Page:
However, when da Cola’s narrative breaks off, other witnesses to the same events narrate their view and take great exception to his manuscript. I don’t mean their counterattacks on his character, which confirm their hatred of foreigners, their gloominess, and much else he remarked on. Rather, the Venetian gentleman seems not to have told the truth. The question is why.

The other voices respond to that and much else, recasting the murder by their own lights, as they justify themselves, often with a semblance of truth, but perhaps not. You don’t know whom to believe, or about what. Not only does the narrative framework recall the great Kurosawa film Rashomon, in which a presumably clear-cut criminal act becomes murky when viewed from different perspectives, Pears raises “no — and furthermore” to its most psychologically penetrating form. Just when you think you might grasp how the murder and investigation unfolded, you don’t — though maybe there’s a piece of evidence, viewed differently, that makes sense. And that one piece won’t go away.

Readers of Umberto Eco’s Name of the Rose will recognize similarities here (as reviewers noted when Fingerpost came out). Crime and its repercussions become inseparable from the way people perceive good and evil, or what it means to think and observe, not to mention how ready they are to detest each other for petty differences in religious doctrine. Like Eco too, Pears renders political, social, and intellectual attitudes with such sureness that you don’t doubt him for a second.

An Instance of the Fingerpost is an enthralling mystery and a chilling exploration of the vicious potential of the human mind.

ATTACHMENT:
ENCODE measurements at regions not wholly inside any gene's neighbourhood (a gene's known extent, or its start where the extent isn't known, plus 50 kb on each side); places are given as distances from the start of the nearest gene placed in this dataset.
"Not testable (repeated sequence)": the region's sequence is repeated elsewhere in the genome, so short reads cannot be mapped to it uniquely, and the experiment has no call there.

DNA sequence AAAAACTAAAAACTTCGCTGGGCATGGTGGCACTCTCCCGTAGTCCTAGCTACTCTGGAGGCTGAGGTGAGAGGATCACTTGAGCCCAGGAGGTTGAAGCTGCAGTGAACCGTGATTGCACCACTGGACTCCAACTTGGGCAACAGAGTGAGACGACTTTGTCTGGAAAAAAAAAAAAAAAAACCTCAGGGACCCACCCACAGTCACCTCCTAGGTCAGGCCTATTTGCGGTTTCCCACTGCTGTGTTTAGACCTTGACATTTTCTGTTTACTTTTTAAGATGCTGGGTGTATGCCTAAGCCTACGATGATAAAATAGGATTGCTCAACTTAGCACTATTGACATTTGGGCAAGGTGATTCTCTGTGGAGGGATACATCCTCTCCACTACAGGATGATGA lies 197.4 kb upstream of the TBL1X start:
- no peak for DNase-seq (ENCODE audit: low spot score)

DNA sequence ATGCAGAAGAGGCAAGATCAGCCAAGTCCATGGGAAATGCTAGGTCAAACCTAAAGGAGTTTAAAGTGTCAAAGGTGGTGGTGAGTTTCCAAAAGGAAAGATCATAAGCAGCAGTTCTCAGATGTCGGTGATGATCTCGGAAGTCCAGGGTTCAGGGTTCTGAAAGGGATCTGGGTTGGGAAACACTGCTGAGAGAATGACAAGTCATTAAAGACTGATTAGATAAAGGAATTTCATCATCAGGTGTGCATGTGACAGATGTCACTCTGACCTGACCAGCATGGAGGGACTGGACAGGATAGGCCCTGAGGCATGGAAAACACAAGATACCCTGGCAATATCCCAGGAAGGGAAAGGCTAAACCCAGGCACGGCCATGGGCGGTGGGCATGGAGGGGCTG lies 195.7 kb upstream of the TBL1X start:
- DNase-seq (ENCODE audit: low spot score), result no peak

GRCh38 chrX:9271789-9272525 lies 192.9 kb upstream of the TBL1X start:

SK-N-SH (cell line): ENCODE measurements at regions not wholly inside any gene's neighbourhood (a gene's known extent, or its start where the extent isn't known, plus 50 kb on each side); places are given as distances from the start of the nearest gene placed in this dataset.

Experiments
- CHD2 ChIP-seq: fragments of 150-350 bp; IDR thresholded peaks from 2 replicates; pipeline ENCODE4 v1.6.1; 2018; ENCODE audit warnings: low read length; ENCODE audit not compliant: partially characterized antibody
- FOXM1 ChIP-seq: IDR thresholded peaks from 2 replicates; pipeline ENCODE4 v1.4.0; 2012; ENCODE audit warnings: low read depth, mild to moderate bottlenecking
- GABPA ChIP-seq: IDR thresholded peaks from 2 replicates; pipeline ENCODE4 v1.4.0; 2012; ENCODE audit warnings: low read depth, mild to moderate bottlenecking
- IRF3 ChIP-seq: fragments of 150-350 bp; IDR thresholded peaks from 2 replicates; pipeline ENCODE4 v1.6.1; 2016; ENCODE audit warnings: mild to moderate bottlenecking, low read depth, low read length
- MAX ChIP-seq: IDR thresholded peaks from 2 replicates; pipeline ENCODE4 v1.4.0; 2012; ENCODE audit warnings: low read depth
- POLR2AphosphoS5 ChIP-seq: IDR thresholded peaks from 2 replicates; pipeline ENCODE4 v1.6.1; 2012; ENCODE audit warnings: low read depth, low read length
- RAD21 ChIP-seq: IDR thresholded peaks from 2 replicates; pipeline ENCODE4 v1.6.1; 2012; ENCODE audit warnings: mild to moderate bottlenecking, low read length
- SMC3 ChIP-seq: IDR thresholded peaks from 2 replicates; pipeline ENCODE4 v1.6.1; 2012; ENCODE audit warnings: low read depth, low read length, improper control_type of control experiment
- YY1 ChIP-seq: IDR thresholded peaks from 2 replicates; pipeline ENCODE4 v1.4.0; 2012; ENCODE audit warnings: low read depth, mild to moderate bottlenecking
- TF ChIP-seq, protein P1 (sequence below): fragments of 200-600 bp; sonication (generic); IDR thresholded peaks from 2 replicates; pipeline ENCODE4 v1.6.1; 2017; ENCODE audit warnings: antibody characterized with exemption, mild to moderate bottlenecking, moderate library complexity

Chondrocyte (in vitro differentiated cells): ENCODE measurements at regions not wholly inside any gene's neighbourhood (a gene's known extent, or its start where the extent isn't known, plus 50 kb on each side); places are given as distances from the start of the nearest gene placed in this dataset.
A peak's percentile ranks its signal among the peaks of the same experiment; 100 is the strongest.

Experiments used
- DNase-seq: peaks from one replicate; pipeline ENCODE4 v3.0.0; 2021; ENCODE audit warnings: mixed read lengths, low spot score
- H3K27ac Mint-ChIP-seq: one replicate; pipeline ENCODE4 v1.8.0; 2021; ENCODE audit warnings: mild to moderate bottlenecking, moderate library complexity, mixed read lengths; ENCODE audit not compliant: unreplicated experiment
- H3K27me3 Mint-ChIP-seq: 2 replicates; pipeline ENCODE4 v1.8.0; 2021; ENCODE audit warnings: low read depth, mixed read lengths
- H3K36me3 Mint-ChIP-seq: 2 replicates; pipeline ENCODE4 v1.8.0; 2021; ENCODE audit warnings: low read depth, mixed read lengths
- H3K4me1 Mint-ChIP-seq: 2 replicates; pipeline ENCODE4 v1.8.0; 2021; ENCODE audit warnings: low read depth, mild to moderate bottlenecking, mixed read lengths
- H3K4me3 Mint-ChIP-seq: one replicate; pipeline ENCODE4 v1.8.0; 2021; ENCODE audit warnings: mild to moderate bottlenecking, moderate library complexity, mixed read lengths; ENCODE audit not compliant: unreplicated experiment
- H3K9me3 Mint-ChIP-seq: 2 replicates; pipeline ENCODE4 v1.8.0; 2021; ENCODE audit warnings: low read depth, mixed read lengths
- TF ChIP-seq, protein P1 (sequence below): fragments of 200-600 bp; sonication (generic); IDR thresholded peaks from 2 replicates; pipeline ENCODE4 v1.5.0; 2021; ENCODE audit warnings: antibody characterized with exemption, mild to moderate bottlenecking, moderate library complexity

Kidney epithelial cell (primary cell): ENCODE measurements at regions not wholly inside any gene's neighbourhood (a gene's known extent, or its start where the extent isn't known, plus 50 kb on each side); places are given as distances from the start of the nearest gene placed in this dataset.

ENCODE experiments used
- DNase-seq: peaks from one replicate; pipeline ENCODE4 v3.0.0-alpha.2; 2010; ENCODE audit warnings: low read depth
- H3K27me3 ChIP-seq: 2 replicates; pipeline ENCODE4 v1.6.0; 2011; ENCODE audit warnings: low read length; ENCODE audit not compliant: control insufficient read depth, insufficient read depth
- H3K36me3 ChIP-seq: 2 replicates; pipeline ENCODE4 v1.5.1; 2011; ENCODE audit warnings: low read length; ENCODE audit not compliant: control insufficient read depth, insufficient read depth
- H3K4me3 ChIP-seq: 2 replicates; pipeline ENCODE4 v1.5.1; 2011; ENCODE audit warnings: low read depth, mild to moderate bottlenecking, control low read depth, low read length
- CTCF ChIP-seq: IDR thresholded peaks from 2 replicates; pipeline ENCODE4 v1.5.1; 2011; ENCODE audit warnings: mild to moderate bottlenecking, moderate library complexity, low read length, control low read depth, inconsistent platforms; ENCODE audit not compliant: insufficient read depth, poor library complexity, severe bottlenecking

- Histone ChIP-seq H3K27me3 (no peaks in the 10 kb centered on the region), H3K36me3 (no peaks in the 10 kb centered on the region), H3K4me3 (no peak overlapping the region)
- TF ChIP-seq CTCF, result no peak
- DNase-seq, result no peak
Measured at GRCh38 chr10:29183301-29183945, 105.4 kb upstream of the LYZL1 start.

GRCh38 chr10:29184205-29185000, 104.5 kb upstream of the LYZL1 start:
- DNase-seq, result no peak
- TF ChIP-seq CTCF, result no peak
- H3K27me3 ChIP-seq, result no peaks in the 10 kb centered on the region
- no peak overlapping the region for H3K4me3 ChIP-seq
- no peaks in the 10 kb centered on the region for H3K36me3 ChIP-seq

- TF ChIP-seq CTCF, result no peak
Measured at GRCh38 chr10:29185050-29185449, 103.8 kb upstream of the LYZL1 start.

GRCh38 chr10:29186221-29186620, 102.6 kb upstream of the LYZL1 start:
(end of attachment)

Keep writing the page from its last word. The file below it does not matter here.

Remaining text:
Disclaimer: I obtained my reading copy of this book from the public library.

Hiding, Sometimes in Plain Sight: A Thread of Grace


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Review: A Thread of Grace, by Mary Doria Russell
Random House, 2005. 442 pp. $17

It’s September 1943, and Italy has just surrendered to the Allies. Though that brings the war’s end one step closer, it puts in jeopardy thousands of Jews from all over Europe who’ve somehow eluded the executioners and migrated to southern France, where Italian troops have protected them. Since the surrender has destroyed that protection, most of the fugitives attempt to flee, and, for tens of thousands, northwest Italy becomes the next stage of their clandestine existence.

Sant’Andrea, a town in Liguria, scrambles to hide those who seek shelter there, a task that couldn’t be more dangerous. Not only have the Germans invaded Italy, they’ve sent crack troops to hold the line, the Waffen SS, who’ve terrorized much of Europe. Anyone who aids or harbors “rebels,” “terrorists,” or Jews will be executed, and the neighboring area will suffer reprisals.

The Memoriale della Shoah in the Milan train station of Jews deported during the Holocaust (2014 photo courtesy fcarbonara via Wikimedia Commons)

To recount the story further would be pointless and misleading, for it’s simply one “no — and furthermore” after another, a big, sprawling narrative from many perspectives, exploring as many themes. Like Italy, A Thread of Grace is warm, dramatic, good company, passionate, and a bumpy, sometimes uneven, ride, not that I care. Among other issues, Russell sifts through shades of good versus those of evil, demonstrating how telling them apart is always difficult. Her narrative discourses on killing, and whether it’s ever justifiable; what true religious faith demands; how to live, not merely exist, when you must hide; and what courage is.